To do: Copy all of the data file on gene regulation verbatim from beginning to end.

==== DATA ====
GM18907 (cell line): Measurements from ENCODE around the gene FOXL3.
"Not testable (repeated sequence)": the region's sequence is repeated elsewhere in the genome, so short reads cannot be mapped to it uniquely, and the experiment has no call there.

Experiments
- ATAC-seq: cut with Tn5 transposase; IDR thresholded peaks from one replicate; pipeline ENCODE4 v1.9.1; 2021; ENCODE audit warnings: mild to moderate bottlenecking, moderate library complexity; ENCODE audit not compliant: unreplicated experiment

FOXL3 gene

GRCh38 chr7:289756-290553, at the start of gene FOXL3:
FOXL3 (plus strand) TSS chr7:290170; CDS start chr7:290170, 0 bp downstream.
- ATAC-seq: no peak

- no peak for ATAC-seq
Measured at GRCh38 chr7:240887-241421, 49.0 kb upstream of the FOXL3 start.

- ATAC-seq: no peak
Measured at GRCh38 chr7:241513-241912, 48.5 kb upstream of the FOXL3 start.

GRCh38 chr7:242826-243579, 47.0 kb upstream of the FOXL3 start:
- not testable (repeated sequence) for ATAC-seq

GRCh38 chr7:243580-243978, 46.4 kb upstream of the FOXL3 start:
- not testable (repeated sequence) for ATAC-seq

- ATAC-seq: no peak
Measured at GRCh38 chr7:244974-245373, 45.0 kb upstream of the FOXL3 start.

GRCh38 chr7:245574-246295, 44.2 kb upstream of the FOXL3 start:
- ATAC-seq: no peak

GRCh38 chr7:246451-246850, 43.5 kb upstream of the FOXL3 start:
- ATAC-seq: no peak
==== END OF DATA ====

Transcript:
GM18907 (cell line): Measurements from ENCODE around the gene FOXL3.
"Not testable (repeated sequence)": the region's sequence is repeated elsewhere in the genome, so short reads cannot be mapped to it uniquely, and the experiment has no call there.

Experiments
- ATAC-seq: cut with Tn5 transposase; IDR thresholded peaks from one replicate; pipeline ENCODE4 v1.9.1; 2021; ENCODE audit warnings: mild to moderate bottlenecking, moderate library complexity; ENCODE audit not compliant: unreplicated experiment

FOXL3 gene

GRCh38 chr7:289756-290553, at the start of gene FOXL3:
FOXL3 (plus strand) TSS chr7:290170; CDS start chr7:290170, 0 bp downstream.
- ATAC-seq: no peak

- no peak for ATAC-seq
Measured at GRCh38 chr7:240887-241421, 49.0 kb upstream of the FOXL3 start.

- ATAC-seq: no peak
Measured at GRCh38 chr7:241513-241912, 48.5 kb upstream of the FOXL3 start.

GRCh38 chr7:242826-243579, 47.0 kb upstream of the FOXL3 start:
- not testable (repeated sequence) for ATAC-seq

GRCh38 chr7:243580-243978, 46.4 kb upstream of the FOXL3 start:
- not testable (repeated sequence) for ATAC-seq

- ATAC-seq: no peak
Measured at GRCh38 chr7:244974-245373, 45.0 kb upstream of the FOXL3 start.

GRCh38 chr7:245574-246295, 44.2 kb upstream of the FOXL3 start:
- ATAC-seq: no peak

GRCh38 chr7:246451-246850, 43.5 kb upstream of the FOXL3 start:
- ATAC-seq: no peak